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INTERNAL DISECONOMIES OF SCALE AND WHY A FIRM MAY EXPERIENCE IT – REASONS FOR A RISE IN THE LONG-RUN AVERAGE COST

Updated on March 3, 2011

Rise in Long-run Average Cost

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In the long-run of production all inputs or factors of production can be varied. In other words the firm has reached that stage of production where it can increase its output by employing more of all the factors of production. It can for instance hire more labor, acquire more capital equipment, purchase more land area for expansion etc.  Enough time has elapsed for these to be possible. We say in the long-run the plant size or scale is adjusted in order to change the output level, because all inputs are variable in the long-run.

If all inputs of production of a firm are increased by some percentage and output increases by a lesser percentage, then that firm experiences decreasing returns to scale. For example, if all inputs are increased by 20% and this leads to a lesser percentage increase in output, say 15% or anything less than 20%, then that firm experiences decreasing returns to scale.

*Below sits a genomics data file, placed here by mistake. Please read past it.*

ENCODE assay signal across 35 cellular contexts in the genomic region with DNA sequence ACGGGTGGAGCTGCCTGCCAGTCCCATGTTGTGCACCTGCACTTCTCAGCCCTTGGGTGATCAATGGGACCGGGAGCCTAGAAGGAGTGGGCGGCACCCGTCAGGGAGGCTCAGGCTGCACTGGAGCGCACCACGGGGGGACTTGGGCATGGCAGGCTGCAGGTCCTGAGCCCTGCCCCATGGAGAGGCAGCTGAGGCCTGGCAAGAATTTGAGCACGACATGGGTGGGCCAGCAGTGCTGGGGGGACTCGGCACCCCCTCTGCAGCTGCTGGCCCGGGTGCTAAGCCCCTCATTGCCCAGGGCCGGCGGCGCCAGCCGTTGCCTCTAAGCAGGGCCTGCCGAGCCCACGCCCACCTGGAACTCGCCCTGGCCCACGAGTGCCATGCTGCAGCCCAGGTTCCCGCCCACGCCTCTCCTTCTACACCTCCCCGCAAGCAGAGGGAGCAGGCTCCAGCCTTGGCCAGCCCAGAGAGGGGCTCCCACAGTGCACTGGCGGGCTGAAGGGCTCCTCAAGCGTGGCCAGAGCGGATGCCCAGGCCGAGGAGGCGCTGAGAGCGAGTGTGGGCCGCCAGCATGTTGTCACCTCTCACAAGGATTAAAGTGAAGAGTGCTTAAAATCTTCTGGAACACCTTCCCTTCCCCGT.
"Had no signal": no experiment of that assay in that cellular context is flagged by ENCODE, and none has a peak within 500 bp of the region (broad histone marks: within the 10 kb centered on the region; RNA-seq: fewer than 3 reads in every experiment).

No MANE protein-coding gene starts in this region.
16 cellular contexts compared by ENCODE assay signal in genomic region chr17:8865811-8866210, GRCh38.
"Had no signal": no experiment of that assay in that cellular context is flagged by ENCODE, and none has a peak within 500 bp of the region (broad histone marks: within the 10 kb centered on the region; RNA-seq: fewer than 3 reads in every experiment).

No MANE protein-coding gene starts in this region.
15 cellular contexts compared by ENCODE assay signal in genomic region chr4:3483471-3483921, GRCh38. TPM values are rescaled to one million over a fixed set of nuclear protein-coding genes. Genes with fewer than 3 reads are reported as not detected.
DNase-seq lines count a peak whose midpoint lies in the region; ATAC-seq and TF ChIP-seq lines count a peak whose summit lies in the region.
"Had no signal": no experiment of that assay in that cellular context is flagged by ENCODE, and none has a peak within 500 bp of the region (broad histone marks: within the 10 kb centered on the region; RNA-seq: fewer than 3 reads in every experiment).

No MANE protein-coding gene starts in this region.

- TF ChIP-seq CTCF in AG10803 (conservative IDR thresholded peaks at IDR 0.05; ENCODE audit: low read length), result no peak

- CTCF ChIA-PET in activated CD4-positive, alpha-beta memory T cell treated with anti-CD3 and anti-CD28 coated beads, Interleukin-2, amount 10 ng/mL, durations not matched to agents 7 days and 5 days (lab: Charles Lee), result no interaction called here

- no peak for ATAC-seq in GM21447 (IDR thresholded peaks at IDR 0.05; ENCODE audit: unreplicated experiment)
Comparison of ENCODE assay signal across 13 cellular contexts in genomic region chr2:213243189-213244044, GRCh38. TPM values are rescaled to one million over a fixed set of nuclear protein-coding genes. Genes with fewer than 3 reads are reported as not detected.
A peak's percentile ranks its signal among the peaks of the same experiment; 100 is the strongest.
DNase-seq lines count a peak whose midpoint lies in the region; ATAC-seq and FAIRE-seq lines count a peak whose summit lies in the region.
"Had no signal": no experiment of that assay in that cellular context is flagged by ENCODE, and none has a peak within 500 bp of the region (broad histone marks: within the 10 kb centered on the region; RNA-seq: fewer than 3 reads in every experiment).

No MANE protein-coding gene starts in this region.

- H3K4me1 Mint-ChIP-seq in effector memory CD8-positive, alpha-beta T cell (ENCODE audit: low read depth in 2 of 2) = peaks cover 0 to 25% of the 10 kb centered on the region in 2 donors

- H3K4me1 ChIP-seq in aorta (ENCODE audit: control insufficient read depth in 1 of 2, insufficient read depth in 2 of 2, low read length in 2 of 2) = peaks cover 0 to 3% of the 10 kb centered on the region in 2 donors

WHY A FIRM MAY EXPERIENCE DECREASING RETURNS TO SCALE

When a firm expands its production scale beyond a certain level, it suffers certain disadvantages. These disadvantages are called internal diseconomies of scale. The result of this diseconomies of scale is a fall in output and increase in the long-run average cost. There are a number of factors that might give rise to inefficiencies as the size of the firm grows.

As the size of the firm grows beyond a certain level, organization, control and planning is needed. This makes the administrative duties more difficult. Delegation of much of the management functions to lower personnel becomes very common. Since these personnel lack the requisite experience to undertake the task, it may result in low output at higher cost. Again it is often difficult to arrive at quick decisions since large firm often have many directors and departmental heads, through whom suggestions must pass before they are implemented. All these lead to an increase in the long-run average cost.

As the firm increases in size, management-employee relation becomes impersonal. This means supervision would be relaxed. Labor may resort to lateness and absenteeism. In short, workers work less efficiently.

The increase in the size of the firm may lead to labor diseconomies. Workers become so crowded that space needed for each worker to work efficiently becomes minimal. Over-specialization and division of labor creates over-dependence. This situation can be detrimental to the firm if one worker should be absent. All these cause an increase in the long-run average cost of production.

Advertising expenses may increase, as the problem of distribution and marketing increases due to an increase in the size of the firm.

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